The second round of the 2020 French Open is complete. Day 5 featured the biggest upset of the tournament so far by seeding. It wasn’t a big surprise though and it felt like a calmer day compared to the previous two. The two clear favourites in each half of the draw, Simona Halep and Garbiñe Muguruza, are both still in contention. There’s been a lot of upsets elsewhere and new faces emerging with eight players, that’s a quarter of the players remaining, reaching the third round of a Slam for the first time in their career. Read on for thoughts about the three matches that I watched on Thursday, Ostapenko-Pliskova, Sabalenka-Kasatkina and Ferro-Rybakina.
Ostapenko ousts Pliskova
Jelena Ostapenko scored the biggest upset of the tournament so far, ousting the number two seed, Karolina Pliskova, 6-4 6-2. I’m not surprised at the result. I didn’t expect Ostapenko to win in such convincing fashion though. This seems to be a favourable match-up for Ostapenko who has now split her six career meetings with Pliskova.
Ostapenko played a brilliant match. Dare I say Ostapenko’s hitting was rather controlled – never did I think i’d put the words Ostapenko and controlled in the same sentence 😂. It didn’t feel like Ostapenko’s standard all-or-nothing tactics. She even threw in some cute drop shots, taking full advantage of Pliskova’s lacklustre movement on the clay.
Pliskova was hampered in the Rome final just over a week ago with a back injury and I wonder if that was still an issue for her in these cooler conditions. Pliskova was poor on both serve and return. Ostapenko outserved Pliskova which you don’t see every day. In fact, Ostapenko simply outplayed Pliskova and it wasn’t close to being a contest in the second set. If not already, I think it’s time to sit up and take notice of Ostapenko at this year’s French Open.
Sabalenka’s best result at the French Open
Aryna Sabalenka is into the third round of the French Open for the first time in her career, In fact, it’s just her third appearance (!) at this stage of a Slam. Sabalenka edged a tight first set tiebreak before easing past Daria Kasatkina, 7-6(6) 6-0. It was all about the first set which was fascinating because I didn’t have a clue who was going to win it. Sabalenka saved a set point with the most unlikely of tactics, producing a drop shot-lob combo! It was even more curious because she’d lost the point prior to that with a drop shot that Kasatkina had tracked down with ease.
It was an up-and-down opener that featured the good, the bad and the ugly. In the first set tiebreak, Sabalenka landed a trio of big forehands and was ultimately rewarded for being more positivie as she just about kept her unforced errors in check. I was generally encouraged by Kasatkina’s performance in the first set. She’s looked flat and subdued for much of the year. I felt there was a spark in her ball-striking and demeanour that has been missing for a long time. Kasatkina’s focus and confidence still wavered and all too often she retreats, not helped by the vulnerability on serve. She was always going to be up against it with Sabalenka. Kasatkina won just two of 17 points behind her second serve.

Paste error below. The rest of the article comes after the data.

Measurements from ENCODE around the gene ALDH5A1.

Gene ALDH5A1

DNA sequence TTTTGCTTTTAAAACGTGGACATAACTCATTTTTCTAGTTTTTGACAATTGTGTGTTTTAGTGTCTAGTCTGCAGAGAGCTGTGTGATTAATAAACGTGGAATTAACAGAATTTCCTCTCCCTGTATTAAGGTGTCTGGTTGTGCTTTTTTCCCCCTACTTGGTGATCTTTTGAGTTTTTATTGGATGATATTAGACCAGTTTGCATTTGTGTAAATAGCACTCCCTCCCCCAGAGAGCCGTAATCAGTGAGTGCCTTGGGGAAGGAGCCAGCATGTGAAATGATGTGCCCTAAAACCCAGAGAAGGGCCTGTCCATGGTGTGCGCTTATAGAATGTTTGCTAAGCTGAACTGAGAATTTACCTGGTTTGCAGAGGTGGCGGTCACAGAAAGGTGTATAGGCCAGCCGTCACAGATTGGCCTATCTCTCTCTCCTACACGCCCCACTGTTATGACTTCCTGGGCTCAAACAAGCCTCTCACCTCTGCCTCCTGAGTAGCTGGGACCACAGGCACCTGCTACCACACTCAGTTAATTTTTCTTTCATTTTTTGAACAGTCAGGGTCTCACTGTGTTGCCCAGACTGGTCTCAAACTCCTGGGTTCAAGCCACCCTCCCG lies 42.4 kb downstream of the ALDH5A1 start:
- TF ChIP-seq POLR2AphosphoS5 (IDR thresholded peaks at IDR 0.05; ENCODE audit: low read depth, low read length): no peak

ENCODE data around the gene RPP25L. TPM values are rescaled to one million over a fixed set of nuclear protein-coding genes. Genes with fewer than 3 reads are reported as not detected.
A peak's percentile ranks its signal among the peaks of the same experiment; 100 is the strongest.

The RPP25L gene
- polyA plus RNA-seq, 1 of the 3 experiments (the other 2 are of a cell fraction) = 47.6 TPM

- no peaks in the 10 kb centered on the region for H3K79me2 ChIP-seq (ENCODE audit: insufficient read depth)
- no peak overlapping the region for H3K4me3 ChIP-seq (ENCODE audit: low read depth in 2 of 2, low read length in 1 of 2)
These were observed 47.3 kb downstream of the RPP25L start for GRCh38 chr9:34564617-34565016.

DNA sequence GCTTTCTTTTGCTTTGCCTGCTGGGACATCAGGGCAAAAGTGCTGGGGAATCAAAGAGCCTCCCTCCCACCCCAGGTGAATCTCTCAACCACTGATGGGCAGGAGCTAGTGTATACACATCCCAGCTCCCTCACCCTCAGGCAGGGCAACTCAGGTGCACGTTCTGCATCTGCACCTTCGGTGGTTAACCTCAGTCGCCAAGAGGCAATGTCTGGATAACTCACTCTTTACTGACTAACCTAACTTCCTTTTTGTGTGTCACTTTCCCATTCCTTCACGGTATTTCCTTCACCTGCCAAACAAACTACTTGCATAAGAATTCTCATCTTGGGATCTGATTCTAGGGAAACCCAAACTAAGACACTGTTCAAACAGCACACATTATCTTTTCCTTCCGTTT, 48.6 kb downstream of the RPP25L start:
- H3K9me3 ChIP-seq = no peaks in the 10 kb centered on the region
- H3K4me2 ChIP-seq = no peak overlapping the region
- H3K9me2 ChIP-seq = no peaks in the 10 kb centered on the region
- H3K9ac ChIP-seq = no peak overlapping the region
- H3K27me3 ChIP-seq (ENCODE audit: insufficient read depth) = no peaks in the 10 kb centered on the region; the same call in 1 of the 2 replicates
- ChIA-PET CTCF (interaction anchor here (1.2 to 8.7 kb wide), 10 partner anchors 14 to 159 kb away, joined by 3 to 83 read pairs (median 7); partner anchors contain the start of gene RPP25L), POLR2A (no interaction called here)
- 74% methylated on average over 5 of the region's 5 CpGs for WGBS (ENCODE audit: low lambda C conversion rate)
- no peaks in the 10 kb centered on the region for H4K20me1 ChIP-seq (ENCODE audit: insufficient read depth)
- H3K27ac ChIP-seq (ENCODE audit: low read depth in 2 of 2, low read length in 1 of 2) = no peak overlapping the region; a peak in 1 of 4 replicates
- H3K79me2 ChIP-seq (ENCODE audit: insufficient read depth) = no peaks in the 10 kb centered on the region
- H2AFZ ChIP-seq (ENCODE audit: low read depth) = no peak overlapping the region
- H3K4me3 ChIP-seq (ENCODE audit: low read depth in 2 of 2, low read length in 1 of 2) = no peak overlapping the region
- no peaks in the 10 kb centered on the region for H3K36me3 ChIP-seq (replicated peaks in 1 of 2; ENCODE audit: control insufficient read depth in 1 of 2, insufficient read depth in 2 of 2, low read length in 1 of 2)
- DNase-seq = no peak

Ferro’s win streak continues, takes out Rybakina
The final women’s match of the day saw Fiona Ferro produce an attacking display to beat last week’s Strasbourg finalist, Elena Rybakina, 6-3 4-6 6-2. Ferro won the first tournament on the restart in Palermo with victories over Alexandrova, Giorgi, Errani and Kontaveit. Ferro has since been sidelined by a rib injury and skipped the hard court events in the US. Because of that, Ferro has gone under-the-radar. Safe to say she’s back on it now!
I expected Rybakina to be the aggressor in the match. That was not the case at all as Ferro hit nearly double the amount of winners compare to Rybakina (36 to 19). After a superb start, the Frenchwoman lost her way in the second set with a series of errors off the forehand wing. Rybakina’s calm temperament held her in good stead as she defended valiantly and turned the match around.
The pair exchanged four consecutive breaks at the start of the decider. Ferro saved three break points at 2-2 and never looked back from there, racing to the finish line in a blaze of flashy winners as her forehand locked in again. Despite the loss, I still adore Rybakina’s groundstrokes. This was a decent match overall with some delightfully pure ballstriking from both players. Ferro has now won seven matches in a row on the tour and even more if you count a pair of French exhibitions prior to the restart!
Day 6 watchlist 📺
Iga Swiatek vs. Eugenie Bouchard: I’m excited about this one! Swiatek has beaten Vondrousova and Hsieh in style, while Bouchard played a great match to beat Gavrilova in the second round. I was really taken aback by Bouchard’s resilience and level of play. I’m tempted to go for Bouchard. However, i’m sticking with Swiatek as I think her clay court craft could give her the edge.
Simona Halep vs. Amanda Anisimova: A significant match, a QF RG rematch from last year where Anisimova stunned Halep to win, 6-2 6-4. I think this is a big match for Halep. I haven’t watched Anisimova at this tournament yet but she has dropped just 4 games in 2 matches! Tend to think Halep, who has looked steady so far, will be up for this one.
Elise Mertens vs. Caroline Garcia: Garcia leads the head-to-head, 2-0, and has once again found some form at a Slam. Intrigued to see how their games stack up on the clay. I’m sticking with Mertens who has been so, so reliable of late.